Buying Secrecy

Non-Disclosure Agreements, Arbitration, and Professional Ethics in the #MeToo Era

We’ve heard the horrific reports of sexual assault on children, women, and men, in the context of the workplace, Hollywood, sports, and even sacred places. But often these incidents took place many years ago, and we are just now learning why and how because of secret settlements. Deals reached in private to buy secrecy in exchange for the release and dismissal of claims; oftentimes through private and alternative dispute resolution (“ADR”) processes such as negotiation, mediation, or arbitration. In most cases, the parties are represented by lawyers, loyal advocates, who are also officers of the court, and third-party neutrals serving as mediators or arbitrators who administer the dispute resolution process. While the immediate cases were privately resolved, the accused harasser/predator remained at large.

This paper examines the role, use, and possible misuse or complicity of lawyers, neutrals, and ADR in the process of procuring and enforcing “secret settlements” in cases that effectively shielded predation, harassment, and other misconduct and left similarly situated non-parties at risk. This Article examines the existing rules, structures, and rationales for confidentiality and private dispute resolution, alongside the ethical considerations for lawyers, neutrals, and the ADR process in reaching and enforcing “secret settlements.” The paper then explores the legal and ethical considerations for the professionals involved in situations where a secret settlement or provision for nondisclosure leaves similarly situated nonparties at risk. The Article counsels that lawyers, neutrals, and ADR consider the impact on others and protection of vulnerable persons from potential harm as professional ethics obligations in the advocacy and representation of parties to private settlements in order to ensure integrity of people, process, and substantive outcomes.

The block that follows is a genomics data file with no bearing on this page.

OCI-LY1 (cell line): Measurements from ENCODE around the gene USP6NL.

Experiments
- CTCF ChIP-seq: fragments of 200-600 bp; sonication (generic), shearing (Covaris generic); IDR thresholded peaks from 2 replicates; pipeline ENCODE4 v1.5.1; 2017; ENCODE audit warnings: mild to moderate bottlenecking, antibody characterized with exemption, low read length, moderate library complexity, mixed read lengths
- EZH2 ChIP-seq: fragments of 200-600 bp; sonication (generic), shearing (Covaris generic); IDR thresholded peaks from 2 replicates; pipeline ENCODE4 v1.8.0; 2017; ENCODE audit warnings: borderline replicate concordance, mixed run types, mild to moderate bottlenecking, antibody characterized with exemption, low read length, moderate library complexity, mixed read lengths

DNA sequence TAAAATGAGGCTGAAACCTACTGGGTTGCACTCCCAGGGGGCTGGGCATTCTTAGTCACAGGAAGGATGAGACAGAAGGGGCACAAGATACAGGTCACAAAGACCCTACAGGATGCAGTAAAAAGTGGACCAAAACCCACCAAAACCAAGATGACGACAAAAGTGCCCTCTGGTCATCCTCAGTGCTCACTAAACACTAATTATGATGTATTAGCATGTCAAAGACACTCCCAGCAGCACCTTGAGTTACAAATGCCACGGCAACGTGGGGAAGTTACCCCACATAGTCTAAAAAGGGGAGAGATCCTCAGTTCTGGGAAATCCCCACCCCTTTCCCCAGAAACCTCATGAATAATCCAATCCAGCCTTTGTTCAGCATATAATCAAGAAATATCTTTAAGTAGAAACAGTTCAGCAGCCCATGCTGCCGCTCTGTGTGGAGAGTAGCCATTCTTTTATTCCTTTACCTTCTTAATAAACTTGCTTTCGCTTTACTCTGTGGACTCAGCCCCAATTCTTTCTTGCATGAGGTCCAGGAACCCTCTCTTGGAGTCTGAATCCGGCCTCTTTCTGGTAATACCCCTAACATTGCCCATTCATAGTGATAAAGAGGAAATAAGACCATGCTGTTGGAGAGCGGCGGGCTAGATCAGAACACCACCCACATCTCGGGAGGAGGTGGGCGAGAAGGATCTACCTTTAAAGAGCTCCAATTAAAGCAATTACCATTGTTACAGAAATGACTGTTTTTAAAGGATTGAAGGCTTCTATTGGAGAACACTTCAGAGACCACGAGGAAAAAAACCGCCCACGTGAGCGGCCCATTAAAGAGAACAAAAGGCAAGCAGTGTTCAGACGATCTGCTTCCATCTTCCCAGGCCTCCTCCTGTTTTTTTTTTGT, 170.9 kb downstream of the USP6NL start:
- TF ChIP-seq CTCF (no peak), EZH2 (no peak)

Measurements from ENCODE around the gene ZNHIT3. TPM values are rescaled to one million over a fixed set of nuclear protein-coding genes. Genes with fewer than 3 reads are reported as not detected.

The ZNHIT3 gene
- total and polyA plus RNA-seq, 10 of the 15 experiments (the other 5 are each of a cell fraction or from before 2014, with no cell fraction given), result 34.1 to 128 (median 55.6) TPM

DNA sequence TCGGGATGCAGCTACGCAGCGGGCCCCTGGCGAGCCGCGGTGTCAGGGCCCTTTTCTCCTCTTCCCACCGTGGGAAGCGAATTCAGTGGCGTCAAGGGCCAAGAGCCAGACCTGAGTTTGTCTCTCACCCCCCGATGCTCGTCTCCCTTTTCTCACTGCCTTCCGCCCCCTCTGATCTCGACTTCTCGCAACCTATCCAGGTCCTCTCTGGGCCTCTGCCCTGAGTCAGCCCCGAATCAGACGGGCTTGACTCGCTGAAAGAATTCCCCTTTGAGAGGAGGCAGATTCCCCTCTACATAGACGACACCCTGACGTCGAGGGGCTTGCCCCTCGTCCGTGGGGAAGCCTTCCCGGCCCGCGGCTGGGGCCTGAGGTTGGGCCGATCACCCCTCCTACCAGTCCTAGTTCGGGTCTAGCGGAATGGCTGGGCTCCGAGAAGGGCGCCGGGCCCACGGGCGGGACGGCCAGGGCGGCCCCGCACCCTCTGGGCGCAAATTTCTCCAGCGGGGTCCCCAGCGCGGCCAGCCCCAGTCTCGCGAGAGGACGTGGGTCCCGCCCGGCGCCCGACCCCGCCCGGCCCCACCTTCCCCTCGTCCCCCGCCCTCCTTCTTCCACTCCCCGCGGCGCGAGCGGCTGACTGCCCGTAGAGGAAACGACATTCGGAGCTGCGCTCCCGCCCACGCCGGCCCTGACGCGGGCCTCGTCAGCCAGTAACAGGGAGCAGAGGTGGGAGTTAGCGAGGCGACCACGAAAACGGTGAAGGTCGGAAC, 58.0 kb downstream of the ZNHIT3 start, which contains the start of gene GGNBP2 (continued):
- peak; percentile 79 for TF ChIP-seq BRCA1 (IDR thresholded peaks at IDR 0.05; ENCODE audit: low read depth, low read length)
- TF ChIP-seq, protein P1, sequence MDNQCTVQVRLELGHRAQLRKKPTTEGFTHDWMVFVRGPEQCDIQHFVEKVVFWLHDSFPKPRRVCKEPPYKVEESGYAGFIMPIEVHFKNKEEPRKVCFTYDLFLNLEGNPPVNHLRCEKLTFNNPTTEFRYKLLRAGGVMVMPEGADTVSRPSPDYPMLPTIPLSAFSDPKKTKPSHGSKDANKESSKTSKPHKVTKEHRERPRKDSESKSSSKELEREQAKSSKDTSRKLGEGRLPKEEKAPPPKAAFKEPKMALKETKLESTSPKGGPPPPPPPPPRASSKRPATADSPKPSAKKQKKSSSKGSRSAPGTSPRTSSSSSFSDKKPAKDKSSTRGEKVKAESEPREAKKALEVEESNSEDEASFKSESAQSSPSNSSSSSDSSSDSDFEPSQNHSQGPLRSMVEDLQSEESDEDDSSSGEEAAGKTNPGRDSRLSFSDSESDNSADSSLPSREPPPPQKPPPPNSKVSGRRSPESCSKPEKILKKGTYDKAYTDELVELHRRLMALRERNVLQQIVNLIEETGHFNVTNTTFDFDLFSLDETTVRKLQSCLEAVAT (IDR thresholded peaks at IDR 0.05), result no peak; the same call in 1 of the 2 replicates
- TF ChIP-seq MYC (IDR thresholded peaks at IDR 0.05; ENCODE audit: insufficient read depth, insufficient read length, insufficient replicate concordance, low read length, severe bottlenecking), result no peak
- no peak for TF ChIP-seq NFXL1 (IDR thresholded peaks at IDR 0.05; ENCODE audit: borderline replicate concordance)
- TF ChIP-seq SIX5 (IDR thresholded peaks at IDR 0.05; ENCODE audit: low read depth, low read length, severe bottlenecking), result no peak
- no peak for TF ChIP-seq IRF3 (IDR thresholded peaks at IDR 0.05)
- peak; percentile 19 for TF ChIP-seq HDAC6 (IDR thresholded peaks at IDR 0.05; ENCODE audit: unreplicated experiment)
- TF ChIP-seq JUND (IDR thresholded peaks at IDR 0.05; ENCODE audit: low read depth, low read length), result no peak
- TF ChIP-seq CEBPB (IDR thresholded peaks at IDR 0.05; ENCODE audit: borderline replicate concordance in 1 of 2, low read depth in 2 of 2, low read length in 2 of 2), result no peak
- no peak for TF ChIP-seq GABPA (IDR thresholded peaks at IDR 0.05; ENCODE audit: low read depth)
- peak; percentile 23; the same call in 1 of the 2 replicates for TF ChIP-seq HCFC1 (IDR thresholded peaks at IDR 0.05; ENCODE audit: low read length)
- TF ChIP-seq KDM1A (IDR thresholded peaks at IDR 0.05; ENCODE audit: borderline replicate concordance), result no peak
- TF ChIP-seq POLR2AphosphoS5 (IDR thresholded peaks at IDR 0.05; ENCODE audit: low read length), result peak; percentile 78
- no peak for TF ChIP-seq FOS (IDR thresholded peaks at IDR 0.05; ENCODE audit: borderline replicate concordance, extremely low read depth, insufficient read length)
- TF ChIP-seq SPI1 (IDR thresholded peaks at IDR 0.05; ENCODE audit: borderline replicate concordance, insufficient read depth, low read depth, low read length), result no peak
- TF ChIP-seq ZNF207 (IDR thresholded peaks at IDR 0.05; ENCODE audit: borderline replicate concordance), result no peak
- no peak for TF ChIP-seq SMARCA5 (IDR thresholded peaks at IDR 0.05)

a Professor of Law and Director, Entertainment, Media & Sports Law Program, Pepperdine University School of Law. The author thanks her students Catherine Price and Nicholas Tsiouvaras for their helpful research assistance. The author also appreciates the feedback on this project given by colleagues at the American Association of Law School, Dispute Resolution Section, 2019 Works-in-Progress Conference held at the University of Nevada Las Vegas.

The full text of this Article is available to download as a PDF.